Lots of times, the questions matter more than the answers.

This isn’t one of those times.

Do you KNOW this good news—absolutely, for sure?

Don’t miss CIR’s Daily Article !

Copyright 2010 by Rich Dixon, All Rights Reserved. Used by permission.

Rich is an author and speaker. He is the author of:

Relentless Grace: God’s Invitation To Give Hope Another Chance. Visit his web site

A.A., Charlie Sheen, and David Arquette

Friday, March 11th, 2011

This Is All about the News Accounts

I believe it was the famous star and commentator Will Rogers who said: “All I know is what I read in the newspapers.” And, while I have 24-plus years in A.A., the only thing I know about Charlie Sheen and David Arquette is what I’ve watched almost daily on TV and seen in the news stories. The gist of the news seems to be that A.A. is mentioned in most of the accounts.

Charlie Sheen has blasted A.A.. And David has just celebrated 60 days of sobriety in A.A. despite his recent auto accident. What a difference!

Alcoholics Anonymous and What It Offers

Early A.A.-with the 75% success rate early A.A. claimed among its “seemingly-hopeless” and “medically-incurable” pioneers; and early Cleveland A.A.’s documented 93% success rate, and its growth from one group to 30 in a year-offers a compelling lesson for those who enter 12-Step programs today.

Following his visit to Akron in February 1938, Frank Amos, John D. Rockefeller, Jr.’s agent, summarized the original Akron A.A. “Program” in seven points. Here are those points, as quoted on page 131 of the A.A. General Service Conference-approved book Dr. Bob and the Good Oldtimers (New York: Alcoholics Anonymous World Services, Inc., 1980):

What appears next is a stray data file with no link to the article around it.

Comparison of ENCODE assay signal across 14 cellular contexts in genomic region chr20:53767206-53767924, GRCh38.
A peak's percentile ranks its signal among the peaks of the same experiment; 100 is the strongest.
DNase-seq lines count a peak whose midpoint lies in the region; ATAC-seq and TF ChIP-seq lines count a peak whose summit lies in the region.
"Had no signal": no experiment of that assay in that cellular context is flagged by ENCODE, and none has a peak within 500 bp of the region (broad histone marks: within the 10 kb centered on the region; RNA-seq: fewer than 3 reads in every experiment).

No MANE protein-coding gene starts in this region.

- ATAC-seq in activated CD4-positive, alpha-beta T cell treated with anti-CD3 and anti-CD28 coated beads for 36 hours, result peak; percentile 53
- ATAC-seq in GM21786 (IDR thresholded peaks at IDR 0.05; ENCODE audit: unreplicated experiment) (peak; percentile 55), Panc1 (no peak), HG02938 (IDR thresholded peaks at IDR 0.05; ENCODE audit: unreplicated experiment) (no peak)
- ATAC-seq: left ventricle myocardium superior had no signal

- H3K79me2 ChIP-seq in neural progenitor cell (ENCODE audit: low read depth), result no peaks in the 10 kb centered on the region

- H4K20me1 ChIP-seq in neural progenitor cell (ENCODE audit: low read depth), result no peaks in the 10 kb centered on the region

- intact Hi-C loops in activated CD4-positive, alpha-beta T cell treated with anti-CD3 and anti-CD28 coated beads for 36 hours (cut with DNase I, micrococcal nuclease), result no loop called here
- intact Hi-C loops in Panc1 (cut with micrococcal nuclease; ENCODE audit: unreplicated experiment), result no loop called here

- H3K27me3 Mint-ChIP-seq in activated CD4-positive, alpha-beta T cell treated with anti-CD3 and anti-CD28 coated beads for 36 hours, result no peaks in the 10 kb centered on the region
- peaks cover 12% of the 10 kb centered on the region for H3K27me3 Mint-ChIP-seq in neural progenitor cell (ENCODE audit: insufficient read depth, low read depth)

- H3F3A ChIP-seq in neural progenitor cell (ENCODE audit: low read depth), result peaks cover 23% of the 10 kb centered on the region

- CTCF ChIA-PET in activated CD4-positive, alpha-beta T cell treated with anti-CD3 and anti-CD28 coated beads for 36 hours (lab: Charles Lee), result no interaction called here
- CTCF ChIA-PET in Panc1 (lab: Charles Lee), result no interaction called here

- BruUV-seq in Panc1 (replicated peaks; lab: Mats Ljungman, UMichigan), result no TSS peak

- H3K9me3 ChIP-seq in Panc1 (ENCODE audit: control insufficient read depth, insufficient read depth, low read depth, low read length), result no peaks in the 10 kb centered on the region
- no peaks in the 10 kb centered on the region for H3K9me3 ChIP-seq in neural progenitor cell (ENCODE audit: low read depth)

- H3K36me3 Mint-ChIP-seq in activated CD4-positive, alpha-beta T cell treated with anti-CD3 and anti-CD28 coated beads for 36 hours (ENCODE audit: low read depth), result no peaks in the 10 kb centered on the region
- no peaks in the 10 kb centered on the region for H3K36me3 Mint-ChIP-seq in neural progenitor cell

• An alcoholic must realize that he is an alcoholic, incurable from a medical viewpoint, and that he must never drink anything with alcohol in it.
  • He must surrender himself absolutely to God, realizing that in himself there is no hope.
  • Not only must he want to stop drinking permanently, he must remove from his life other sins such as hatred, adultery, and others which frequently accompany alcoholism. Unless he will do this absolutely, Smith and his associates refuse to work with him.
  • He must have devotions every morning-a “quiet time” of prayer and some reading from the Bible and other religious literature. Unless this is faithfully followed, there is grave danger of backsliding
  • He must be willing to help other alcoholics get straightened out. This throws up a protective barrier and strengthens his own willpower and convictions.
  • It is important, but not vital, that he meet frequently with other reformed alcoholics and form both a social and a religious comradeship.
  • Important, but not vital, that he attend some religious service at least once weekly.
  • The message carried by the successful ones-a message that can still be found in the fourth edition of Alcoholics Anonymous, A.A.’s “Basic Text” (affectionately known as the “Big Book”)-was: “God has done for me what I could not do for myself.” A.A. cofounder Bill Wilson was even more specific. According to page 191 of the fourth edition of the Big Book, Bill stated to the wife of A.A. Number Three (Bill D.):

    Henrietta, the Lord has been so wonderful to me, curing me of this terrible disease, that I just want to keep talking about it and telling people.”

    Bill’s cofounder partner, Dr. Bob, put it emphatically in the last line of his personal story quoted on page 181 of the fourth edition of the Big Book:

    Your Heavenly Father will never let you down!

    Many in today’s A.A. don’t subscribe to the statements in the foregoing paragraph.  But tens, if not hundreds of thousands, do.